Discharge, Deportation and Dangerous Journeys: A Study on the Practice of Medical Repatriation
Discharge, Deportation and Dangerous Journeys: A Study on the Practice of Medical Repatriation reviews almost 1,000 cases of forced or coerced medical repatriation, defined as the decision of a hospital to return a critically injured or ill immigrant patient back to his/her native country without consent. Often, the quality of care available to these patients is inferior, family members and support networks are missing, and patients suffer and die.
According to the authors, the frequency of such cases will likely increase under the Affordable Care Act by reducing the pool of Medicaid Disproportionate Share Hospital (DSH) payments and by excluding an estimated 4.3 million undocumented immigrants from coverage. By tolerating coerced repatriation, the United States is violating its obligations under international human rights agreements. Moreover, hospitals are, in effect, preempting the authority of the federal government to deport individuals and denying them due process. In addition, hospitals often fail to inform immigrant patients of the immigration consequences of repatriation, which may include a 10-year bar on reentry to the United States.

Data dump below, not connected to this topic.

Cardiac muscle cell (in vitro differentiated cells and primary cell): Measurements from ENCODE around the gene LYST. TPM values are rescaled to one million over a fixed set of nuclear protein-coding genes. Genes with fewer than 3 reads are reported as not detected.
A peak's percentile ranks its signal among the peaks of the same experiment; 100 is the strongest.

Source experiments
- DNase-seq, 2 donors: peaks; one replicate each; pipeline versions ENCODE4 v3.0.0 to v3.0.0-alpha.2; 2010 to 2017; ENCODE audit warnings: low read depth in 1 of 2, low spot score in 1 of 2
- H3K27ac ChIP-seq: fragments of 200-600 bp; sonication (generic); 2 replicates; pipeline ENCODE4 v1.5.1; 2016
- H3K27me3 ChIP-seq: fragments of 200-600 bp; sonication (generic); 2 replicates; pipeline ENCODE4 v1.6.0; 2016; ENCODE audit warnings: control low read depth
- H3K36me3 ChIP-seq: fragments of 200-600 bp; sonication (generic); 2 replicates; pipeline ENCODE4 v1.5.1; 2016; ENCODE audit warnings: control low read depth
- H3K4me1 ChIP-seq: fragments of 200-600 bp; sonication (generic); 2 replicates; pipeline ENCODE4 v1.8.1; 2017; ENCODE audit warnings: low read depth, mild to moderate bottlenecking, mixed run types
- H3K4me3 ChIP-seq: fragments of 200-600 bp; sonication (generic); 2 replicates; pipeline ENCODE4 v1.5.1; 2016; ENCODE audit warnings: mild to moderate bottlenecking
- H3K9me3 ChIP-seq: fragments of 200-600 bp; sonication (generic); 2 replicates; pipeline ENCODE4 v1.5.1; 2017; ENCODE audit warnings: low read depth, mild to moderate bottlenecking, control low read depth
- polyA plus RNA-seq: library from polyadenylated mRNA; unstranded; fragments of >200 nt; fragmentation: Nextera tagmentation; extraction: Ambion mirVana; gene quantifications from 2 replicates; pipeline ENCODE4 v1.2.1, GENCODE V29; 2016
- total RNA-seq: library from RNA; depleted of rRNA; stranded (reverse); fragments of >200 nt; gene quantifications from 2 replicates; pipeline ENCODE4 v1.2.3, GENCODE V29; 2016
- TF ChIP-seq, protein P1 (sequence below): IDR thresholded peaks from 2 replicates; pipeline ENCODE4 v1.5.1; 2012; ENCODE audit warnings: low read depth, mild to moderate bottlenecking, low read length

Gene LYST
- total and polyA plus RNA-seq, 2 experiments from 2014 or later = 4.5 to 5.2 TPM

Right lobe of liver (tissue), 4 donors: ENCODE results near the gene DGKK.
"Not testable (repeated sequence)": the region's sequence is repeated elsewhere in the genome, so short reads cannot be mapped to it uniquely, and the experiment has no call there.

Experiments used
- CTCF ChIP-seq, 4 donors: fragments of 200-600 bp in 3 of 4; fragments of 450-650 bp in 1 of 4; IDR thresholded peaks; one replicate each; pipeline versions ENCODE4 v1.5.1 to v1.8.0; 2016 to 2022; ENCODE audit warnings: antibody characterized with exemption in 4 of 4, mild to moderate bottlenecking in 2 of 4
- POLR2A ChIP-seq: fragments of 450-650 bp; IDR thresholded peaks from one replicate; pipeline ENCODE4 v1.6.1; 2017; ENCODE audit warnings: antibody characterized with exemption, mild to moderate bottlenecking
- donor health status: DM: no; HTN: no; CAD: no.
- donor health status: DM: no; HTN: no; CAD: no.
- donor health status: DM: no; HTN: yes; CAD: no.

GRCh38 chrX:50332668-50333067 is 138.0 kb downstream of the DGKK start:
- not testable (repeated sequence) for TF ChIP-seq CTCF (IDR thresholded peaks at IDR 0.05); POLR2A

The report includes many case histories and provides a series of recommendations to the U.S. Congress, HHS, the Department of State, hospitals, states, state courts, and community groups and advocates, designed to prevent the proliferation of this practice. (Abstract courtesy Nicholas Montalto, PhD.)
Lee, P., Sibley, E., Tolin T., and Vader Woud, S. (2012). Discharge, Deportation and Dangerous Journeys: A Study on the Practice of Medical Repatriation. South Orange, NJ: Seton Hall University. Retrieved from https://law.shu.edu/ProgramsCenters/PublicIntGovServ/CSJ/upload/final-med-repat-report-2012.pdf